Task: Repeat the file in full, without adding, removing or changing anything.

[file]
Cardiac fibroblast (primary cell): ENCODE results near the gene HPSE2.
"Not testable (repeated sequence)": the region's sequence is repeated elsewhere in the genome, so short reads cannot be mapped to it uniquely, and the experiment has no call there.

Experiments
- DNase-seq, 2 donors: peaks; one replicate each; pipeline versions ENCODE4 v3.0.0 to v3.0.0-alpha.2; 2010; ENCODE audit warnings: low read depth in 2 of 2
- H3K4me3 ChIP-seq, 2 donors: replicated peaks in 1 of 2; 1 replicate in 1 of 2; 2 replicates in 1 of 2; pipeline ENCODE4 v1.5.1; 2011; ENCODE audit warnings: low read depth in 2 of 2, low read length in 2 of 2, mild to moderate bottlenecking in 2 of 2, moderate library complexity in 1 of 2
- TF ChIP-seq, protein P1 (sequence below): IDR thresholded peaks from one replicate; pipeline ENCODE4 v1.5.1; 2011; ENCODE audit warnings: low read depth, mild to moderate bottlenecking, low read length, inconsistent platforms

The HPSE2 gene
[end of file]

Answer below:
Cardiac fibroblast (primary cell): ENCODE results near the gene HPSE2.
"Not testable (repeated sequence)": the region's sequence is repeated elsewhere in the genome, so short reads cannot be mapped to it uniquely, and the experiment has no call there.

Experiments
- DNase-seq, 2 donors: peaks; one replicate each; pipeline versions ENCODE4 v3.0.0 to v3.0.0-alpha.2; 2010; ENCODE audit warnings: low read depth in 2 of 2
- H3K4me3 ChIP-seq, 2 donors: replicated peaks in 1 of 2; 1 replicate in 1 of 2; 2 replicates in 1 of 2; pipeline ENCODE4 v1.5.1; 2011; ENCODE audit warnings: low read depth in 2 of 2, low read length in 2 of 2, mild to moderate bottlenecking in 2 of 2, moderate library complexity in 1 of 2
- TF ChIP-seq, protein P1 (sequence below): IDR thresholded peaks from one replicate; pipeline ENCODE4 v1.5.1; 2011; ENCODE audit warnings: low read depth, mild to moderate bottlenecking, low read length, inconsistent platforms

The HPSE2 gene